Financial literacy is one challenge in a developing economy. In the Philippines where there are lots of Filipinos working abroad, financial education should be a must.
Overseas Filipino Worker (OFW) Filip “Floi” C. Wycoco has embraced this advocacy and founded The Global Filipino Investors Inc. (TGFI) to pursue his goal of making Filipinos, particularly OFWs, become savers and investors.
OFWs are interested in financial education, too. They would like to ensure that their hard-earned money does not go to waste but lack the knowledge how to manage their resources and how to invest wisely.
TGFI partcipates to events focusing on financial education like investing in the stock market, mutual funds, and other investment opportunities in the Philippinesi. TGFI started to formalize into a corporation with the objective of teaching financial literacy to Filipinos, particularly to the OFWs.
Aside from conducting big conferences, TGFI is also doing small coffee talks of a group of 20-50 people across the globe via the social media platform. TGFI offers free basic seminars on investing, but the modules on stock market with advanced formal and learning the fundaments of different companies already come with a fee. OFWs can subscribe to any of these modules for a fee starting ₱3,000 to ₱4,000 per subscription for webinar.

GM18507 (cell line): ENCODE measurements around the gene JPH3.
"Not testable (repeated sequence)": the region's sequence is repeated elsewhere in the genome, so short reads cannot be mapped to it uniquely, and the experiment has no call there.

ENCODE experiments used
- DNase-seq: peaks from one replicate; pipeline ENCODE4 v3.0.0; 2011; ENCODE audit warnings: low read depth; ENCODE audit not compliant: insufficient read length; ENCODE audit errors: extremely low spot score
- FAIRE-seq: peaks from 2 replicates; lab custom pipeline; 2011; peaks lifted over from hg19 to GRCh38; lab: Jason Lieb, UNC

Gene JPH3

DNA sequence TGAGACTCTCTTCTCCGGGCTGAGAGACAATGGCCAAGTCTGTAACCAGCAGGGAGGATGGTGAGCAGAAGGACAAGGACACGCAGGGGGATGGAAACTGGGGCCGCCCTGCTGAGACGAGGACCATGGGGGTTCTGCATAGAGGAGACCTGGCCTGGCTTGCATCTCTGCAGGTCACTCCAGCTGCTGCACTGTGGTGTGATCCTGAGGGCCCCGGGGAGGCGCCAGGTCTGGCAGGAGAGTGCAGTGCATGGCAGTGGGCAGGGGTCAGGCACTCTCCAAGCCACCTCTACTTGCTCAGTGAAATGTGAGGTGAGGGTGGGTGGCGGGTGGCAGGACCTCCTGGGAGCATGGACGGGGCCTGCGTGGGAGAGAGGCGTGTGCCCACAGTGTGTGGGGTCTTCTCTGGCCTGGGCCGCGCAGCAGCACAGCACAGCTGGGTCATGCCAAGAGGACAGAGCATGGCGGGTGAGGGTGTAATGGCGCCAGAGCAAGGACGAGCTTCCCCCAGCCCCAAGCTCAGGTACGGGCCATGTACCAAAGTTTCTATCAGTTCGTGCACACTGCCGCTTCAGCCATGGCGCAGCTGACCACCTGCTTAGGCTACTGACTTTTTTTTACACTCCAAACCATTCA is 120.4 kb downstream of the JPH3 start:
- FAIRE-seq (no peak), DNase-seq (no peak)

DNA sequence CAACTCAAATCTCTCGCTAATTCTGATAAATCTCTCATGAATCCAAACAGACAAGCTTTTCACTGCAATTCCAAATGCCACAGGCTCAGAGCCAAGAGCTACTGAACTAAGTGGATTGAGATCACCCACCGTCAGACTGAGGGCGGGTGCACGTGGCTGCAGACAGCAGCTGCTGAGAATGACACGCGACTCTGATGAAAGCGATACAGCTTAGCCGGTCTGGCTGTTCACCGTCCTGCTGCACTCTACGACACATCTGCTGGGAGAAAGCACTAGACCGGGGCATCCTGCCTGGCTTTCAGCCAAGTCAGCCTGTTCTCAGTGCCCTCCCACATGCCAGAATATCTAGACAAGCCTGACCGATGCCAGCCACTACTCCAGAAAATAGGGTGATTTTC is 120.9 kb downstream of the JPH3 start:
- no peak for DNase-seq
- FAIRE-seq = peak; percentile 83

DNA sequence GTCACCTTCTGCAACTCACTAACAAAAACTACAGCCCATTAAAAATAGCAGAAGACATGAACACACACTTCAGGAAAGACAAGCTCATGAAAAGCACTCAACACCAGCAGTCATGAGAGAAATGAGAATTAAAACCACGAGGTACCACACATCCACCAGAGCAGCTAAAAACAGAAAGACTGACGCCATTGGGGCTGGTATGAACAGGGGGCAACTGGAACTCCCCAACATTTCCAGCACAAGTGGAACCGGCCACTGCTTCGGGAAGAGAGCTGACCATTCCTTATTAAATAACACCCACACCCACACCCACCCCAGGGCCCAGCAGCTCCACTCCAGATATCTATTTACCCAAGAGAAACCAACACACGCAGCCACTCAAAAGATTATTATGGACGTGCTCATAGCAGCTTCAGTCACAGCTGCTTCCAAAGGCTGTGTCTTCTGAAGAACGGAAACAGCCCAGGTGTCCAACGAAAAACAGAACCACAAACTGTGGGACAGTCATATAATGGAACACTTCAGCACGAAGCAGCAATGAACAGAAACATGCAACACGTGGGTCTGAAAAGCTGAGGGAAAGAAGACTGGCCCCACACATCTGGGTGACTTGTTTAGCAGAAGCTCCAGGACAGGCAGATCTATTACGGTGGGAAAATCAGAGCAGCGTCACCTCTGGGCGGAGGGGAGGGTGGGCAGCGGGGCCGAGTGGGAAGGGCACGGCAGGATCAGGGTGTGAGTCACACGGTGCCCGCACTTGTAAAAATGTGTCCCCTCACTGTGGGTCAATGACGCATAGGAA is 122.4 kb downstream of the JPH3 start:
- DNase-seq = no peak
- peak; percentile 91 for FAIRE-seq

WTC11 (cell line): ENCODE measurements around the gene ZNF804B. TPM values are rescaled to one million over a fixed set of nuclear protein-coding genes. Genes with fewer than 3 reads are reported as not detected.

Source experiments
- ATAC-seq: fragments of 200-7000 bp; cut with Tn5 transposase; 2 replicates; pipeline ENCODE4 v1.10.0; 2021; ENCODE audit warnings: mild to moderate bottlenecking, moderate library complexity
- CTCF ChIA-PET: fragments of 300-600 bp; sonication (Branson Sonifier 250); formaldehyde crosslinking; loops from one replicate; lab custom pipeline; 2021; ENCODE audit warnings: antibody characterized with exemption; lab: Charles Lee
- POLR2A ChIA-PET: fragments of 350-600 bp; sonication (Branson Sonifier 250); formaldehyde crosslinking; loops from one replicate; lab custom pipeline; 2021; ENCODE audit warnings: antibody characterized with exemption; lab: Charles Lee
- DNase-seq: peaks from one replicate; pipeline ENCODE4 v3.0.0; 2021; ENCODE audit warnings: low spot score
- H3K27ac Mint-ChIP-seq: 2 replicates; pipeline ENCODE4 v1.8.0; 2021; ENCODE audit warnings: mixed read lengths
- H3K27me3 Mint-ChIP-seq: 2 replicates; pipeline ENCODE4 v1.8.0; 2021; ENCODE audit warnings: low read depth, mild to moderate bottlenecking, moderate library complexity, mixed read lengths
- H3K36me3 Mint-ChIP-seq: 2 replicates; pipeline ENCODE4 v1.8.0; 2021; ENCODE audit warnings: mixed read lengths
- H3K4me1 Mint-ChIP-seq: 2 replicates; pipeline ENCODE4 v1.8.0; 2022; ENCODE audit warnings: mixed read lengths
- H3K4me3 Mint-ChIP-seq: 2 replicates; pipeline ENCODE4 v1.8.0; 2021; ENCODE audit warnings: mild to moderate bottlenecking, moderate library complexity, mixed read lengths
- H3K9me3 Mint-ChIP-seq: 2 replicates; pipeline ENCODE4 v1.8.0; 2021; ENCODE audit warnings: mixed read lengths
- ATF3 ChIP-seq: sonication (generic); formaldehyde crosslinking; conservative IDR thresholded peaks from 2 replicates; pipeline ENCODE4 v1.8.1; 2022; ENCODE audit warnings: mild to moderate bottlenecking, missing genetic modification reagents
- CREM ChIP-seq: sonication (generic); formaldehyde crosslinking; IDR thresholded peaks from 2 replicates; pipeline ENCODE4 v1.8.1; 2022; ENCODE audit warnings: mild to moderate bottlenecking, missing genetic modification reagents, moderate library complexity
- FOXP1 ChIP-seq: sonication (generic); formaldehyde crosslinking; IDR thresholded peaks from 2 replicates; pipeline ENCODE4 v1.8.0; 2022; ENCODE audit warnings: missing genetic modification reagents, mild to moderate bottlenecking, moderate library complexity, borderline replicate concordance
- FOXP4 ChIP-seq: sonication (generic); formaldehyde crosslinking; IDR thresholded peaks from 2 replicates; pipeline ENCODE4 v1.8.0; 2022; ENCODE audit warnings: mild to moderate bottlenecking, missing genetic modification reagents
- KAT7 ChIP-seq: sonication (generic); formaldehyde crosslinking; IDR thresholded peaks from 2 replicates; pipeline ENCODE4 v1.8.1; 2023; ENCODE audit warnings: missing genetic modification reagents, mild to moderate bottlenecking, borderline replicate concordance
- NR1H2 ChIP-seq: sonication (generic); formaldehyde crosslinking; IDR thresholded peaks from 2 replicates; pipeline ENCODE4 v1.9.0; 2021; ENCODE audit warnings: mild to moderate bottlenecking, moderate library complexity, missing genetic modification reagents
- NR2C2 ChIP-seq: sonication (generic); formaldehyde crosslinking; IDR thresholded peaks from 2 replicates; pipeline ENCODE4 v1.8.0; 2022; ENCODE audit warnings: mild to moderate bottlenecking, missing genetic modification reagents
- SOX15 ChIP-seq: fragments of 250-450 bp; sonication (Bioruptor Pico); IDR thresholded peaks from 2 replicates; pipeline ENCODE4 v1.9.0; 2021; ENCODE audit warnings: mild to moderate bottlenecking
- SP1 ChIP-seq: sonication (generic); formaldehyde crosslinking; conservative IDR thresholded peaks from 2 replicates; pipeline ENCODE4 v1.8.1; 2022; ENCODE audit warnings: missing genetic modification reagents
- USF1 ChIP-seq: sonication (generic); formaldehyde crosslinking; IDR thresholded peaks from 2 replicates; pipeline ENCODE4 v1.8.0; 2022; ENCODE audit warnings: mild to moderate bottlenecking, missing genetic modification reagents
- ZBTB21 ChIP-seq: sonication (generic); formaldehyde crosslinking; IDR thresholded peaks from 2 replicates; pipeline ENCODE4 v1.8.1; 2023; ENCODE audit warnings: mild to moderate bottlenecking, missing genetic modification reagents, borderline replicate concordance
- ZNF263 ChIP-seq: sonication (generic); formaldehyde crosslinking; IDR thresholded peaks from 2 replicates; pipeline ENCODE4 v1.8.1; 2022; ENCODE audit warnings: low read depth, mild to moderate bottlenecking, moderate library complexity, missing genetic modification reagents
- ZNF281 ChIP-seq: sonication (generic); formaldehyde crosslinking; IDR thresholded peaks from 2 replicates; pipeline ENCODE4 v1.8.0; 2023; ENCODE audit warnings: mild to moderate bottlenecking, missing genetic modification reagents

“We make this financial literacy advocacy as affordable as possible because our goal is to make people realize that they have to invest their earnings so they have to learn these investment tools,” Floi adds.
Floi, himself, has conducted and organized finance and business motivational seminars and events in different colleges and universities in the Philippines and headed more than 100 TGFI financial seminars in Singapore, Dubai, Cebu, Qatar, Brunei, Hong Kong, Cagayan De Oro, UK, and the Philippines. There are now a total of 27 existing TGFI communities all over the world.
Based on TGFI's survey, 30 percent of their around 10,000 members are already investing in the stock market, 40 percent in insurance, 20 percent in mutual funds and 5 percent in other alternative investments. Their investors range from 25-47 years old. Source: Manila Bulletin, January 7, 2020